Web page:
Much has transpired since my previous Kyokushin Chronicles update.
Previously, I wrote about my revelations regarding integrating various aspects of different fighting styles, walking the taboo cusp of aggression, and aspiring toward balance—all internal changes that were occurring in me due to the Kyokushin Kaikan environment. This time, I want to look outward and detail my social observations.
Throughout my time at the dojo, my social status has changed, but one thing has remained constant: I’m a gaijin. That’s not too significant: one of the esteemed sensei is Polish; and one of my senpai hails from Australia. The factor of pertinence is, even when compared to the other, white foreigners, I alone stand out. I am, in effect, doubly gaijin. To this day, children, and even some adults, that have seen me week-in and week-out cast lengthy—often shameless—stares (even when their attention truly ought to be elsewhere). To top it off, I was a white belt, which in Kyokushin is not the bottom-of-the-ranks position that one would expect. No, it is less than that; it literally signifies nothing.
Last month, I took the promotion exam. In preparation for the exam, I increased my time in the dojo tremendously. Two of my black belt senpai—the prodigious pair that we refer to as the Twins—took notice of my efforts and were kind enough to grace me with their private tutelage. Under their instruction, I achieved the goals I set out for myself. Moreover, there was another, unexpected development. I was able to forge personal relationships with the Dynamic Duo; and in turn, others became more willing to socialize with, and even support, me. After passing the promotion exam and ascending two levels, I became a legitimate member of the kaikan community—and was conferred newfound respect and camaraderie. My relatively elevated standing has served to make the dojo a more welcome environment for me. It does not erase my so readily apparent gaijin-ness, but it does provide a counterbalance of sorts. To be honest, though, I have been privileged in my own right from the very start.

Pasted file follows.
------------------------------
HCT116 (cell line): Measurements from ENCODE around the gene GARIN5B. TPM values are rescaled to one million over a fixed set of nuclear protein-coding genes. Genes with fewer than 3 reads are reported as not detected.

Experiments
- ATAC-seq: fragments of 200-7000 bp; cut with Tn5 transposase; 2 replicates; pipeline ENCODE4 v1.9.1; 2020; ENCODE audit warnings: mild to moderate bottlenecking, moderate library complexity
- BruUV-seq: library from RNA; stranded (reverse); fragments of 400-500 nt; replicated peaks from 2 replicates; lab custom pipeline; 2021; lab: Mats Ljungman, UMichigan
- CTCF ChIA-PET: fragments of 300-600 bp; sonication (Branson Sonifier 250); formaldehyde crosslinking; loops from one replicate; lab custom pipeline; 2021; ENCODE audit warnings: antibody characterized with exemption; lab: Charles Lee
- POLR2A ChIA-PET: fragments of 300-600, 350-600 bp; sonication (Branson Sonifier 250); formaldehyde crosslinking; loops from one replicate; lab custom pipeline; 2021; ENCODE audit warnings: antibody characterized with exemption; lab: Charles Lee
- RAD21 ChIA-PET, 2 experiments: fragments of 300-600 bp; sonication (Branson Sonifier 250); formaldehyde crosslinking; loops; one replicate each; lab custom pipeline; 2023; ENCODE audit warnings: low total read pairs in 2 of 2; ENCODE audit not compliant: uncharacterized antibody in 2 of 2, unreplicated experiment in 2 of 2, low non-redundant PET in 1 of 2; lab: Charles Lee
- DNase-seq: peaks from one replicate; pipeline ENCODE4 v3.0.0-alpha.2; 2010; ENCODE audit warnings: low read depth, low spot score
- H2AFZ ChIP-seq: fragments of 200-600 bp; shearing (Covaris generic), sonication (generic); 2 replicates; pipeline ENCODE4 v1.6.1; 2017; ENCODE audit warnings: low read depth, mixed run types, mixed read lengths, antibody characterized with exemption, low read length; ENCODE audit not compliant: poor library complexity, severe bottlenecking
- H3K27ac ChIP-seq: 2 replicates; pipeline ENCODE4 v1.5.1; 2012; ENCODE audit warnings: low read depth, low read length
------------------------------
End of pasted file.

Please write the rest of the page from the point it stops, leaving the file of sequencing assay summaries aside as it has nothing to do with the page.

Due to my (supposed) ability to converse in Japanese, my status as a student at Doshisha University, and the weight of the University of Chicago reputation, I have always had great favor with Shihan—the kaikan head. His approval has granted me a special, privileged status among my peers that significantly eased my burden of social integration. Over the last month, I have learned much about the hierarchy in the dojo and my place within it. For all its quirks, it has been a remarkable journey.
With my impending return to America, recent weeks have been a period of reflection. My time at the dojo has been my most important experience in Japan. It is the place where I established the lion’s share of my most treasured bonds. While I am not one for much sentiment, I can say without hesitation: I will miss the Kyokushin Kaikan.